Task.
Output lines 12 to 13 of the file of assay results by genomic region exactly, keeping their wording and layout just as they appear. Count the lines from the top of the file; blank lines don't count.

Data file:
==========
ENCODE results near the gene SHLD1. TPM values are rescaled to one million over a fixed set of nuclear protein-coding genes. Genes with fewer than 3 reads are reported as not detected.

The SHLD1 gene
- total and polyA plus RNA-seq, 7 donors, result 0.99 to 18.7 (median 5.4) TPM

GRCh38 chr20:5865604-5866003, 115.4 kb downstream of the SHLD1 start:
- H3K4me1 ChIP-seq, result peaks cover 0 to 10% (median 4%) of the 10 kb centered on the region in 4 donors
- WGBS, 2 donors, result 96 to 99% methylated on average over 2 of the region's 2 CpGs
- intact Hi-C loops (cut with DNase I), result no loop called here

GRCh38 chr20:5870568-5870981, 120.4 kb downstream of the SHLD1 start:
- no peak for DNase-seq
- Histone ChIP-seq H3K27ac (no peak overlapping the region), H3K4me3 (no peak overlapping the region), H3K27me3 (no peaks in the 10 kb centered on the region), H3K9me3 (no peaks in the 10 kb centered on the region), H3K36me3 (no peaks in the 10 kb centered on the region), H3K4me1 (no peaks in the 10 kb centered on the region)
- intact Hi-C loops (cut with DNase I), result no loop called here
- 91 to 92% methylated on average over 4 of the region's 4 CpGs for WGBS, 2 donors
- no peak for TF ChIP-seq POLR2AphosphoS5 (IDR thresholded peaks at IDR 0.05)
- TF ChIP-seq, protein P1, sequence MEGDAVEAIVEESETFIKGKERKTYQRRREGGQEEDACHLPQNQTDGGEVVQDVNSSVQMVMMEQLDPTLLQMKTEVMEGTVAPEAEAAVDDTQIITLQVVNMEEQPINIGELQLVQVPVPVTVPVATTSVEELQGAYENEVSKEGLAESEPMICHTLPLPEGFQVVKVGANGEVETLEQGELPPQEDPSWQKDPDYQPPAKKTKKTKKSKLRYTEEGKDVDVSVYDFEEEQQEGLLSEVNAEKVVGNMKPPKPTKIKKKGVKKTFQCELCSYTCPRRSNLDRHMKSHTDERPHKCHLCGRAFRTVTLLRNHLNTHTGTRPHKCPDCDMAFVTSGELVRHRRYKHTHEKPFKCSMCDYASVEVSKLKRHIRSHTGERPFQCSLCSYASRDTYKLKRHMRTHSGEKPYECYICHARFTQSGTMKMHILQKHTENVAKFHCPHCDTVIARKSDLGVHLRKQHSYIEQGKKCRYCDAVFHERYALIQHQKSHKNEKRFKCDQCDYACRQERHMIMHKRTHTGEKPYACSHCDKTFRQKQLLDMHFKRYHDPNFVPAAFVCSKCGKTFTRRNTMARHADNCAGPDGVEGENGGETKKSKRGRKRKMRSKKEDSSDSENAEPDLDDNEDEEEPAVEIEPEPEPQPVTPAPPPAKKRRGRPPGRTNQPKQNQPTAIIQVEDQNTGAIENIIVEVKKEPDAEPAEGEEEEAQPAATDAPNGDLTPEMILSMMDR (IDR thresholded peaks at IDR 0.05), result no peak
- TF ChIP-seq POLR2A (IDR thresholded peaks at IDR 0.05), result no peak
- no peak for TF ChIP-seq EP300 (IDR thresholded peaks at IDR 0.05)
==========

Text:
- 91 to 92% methylated on average over 4 of the region's 4 CpGs for WGBS, 2 donors
- no peak for TF ChIP-seq POLR2AphosphoS5 (IDR thresholded peaks at IDR 0.05)